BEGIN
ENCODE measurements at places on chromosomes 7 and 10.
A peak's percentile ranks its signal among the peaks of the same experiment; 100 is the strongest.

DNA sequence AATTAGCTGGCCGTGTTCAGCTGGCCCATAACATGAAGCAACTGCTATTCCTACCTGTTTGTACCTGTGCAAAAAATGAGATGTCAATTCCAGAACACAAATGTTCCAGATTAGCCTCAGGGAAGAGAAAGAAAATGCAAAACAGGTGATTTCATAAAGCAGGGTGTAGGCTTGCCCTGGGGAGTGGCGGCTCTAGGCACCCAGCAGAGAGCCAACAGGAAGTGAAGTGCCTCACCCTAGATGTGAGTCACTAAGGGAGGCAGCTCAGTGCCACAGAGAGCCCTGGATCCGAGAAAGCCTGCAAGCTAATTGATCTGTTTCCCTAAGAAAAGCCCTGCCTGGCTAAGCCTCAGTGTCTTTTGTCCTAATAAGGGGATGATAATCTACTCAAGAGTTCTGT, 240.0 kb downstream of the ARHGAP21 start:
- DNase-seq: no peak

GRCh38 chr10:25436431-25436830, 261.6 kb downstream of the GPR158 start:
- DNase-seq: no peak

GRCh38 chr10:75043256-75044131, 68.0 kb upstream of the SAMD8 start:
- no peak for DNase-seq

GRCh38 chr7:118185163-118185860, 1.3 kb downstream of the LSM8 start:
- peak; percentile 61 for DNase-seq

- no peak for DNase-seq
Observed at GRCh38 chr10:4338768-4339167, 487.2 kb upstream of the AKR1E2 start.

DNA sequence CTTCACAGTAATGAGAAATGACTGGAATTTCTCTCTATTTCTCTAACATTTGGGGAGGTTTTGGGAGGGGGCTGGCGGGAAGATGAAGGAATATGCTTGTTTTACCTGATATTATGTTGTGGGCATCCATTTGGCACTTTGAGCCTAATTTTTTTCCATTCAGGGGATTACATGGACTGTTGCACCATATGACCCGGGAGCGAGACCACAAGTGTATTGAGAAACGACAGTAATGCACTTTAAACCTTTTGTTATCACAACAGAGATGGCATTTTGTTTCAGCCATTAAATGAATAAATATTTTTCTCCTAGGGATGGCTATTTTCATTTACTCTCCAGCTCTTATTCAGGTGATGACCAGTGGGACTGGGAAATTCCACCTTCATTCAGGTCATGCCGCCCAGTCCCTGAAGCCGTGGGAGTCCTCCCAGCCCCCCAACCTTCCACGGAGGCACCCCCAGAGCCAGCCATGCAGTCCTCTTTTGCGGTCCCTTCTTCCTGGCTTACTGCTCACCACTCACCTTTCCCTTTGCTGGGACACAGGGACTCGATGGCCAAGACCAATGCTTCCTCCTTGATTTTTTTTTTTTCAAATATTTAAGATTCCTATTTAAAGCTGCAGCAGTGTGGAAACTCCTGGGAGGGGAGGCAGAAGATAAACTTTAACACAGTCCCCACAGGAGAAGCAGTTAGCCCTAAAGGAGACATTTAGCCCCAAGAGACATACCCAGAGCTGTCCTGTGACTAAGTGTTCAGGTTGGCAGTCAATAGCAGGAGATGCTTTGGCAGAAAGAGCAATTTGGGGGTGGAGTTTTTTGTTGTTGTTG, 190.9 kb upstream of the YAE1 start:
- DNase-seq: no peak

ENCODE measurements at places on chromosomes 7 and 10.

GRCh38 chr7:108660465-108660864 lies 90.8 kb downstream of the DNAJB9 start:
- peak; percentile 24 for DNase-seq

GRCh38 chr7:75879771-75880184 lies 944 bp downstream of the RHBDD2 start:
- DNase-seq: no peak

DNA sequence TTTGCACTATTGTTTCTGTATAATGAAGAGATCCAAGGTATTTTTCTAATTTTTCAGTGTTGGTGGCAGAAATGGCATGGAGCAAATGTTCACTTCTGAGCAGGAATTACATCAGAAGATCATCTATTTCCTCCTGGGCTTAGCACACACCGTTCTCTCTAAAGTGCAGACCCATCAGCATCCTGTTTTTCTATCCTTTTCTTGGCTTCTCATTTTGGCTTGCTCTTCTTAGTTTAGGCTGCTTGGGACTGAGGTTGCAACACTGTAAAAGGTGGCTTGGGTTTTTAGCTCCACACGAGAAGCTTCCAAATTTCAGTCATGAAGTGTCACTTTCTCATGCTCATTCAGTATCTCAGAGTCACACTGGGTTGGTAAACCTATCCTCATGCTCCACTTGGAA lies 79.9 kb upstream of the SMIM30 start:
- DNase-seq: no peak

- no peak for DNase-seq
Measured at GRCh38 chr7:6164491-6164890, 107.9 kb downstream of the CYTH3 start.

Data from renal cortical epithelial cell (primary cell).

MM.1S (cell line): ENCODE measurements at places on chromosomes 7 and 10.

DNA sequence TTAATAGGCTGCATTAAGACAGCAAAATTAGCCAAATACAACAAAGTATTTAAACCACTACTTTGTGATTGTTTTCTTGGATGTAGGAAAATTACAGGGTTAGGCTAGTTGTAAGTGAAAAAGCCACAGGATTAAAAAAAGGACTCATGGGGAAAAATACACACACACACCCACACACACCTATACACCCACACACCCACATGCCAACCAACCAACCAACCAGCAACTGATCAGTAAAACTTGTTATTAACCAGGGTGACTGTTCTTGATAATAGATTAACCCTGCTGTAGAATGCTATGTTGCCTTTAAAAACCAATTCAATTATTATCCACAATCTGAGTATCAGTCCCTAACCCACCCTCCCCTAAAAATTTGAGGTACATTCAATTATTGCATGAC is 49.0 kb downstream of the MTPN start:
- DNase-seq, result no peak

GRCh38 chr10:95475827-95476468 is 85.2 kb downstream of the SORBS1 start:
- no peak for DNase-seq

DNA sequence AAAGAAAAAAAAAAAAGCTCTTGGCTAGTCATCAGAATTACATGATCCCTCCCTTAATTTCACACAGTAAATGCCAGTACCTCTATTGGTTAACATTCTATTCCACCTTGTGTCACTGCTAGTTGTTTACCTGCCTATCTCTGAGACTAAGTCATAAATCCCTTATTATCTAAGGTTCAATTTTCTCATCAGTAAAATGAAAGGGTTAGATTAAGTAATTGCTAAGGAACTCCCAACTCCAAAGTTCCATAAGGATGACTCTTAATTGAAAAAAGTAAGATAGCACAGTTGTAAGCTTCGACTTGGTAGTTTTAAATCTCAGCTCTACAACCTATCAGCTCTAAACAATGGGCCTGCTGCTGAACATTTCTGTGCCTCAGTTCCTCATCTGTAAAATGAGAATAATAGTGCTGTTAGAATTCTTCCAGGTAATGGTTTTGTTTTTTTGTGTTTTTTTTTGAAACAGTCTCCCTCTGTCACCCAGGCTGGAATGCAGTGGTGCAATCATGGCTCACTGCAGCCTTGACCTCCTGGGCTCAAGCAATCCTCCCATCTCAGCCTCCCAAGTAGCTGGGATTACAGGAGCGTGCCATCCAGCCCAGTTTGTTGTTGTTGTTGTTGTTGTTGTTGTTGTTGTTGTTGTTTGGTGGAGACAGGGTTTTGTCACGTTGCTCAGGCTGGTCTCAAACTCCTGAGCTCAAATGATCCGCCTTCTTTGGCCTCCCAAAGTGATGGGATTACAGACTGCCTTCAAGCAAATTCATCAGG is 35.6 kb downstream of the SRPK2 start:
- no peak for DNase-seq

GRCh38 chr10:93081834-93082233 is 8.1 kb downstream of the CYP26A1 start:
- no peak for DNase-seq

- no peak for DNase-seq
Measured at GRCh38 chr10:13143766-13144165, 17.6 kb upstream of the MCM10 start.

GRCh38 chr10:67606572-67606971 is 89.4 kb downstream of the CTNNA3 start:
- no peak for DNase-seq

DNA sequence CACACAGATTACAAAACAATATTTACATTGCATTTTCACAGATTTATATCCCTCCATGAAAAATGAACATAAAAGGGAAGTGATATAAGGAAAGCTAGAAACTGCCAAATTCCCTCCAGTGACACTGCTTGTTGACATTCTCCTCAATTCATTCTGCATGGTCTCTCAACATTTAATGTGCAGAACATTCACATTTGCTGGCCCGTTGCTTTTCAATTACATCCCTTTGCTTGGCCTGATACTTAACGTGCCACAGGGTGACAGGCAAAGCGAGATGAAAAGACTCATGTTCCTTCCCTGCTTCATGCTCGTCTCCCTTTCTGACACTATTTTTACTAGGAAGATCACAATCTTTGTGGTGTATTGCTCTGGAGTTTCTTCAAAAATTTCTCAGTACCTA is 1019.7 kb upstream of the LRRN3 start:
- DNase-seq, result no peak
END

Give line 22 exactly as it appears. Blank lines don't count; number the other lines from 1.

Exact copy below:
- no peak for DNase-seq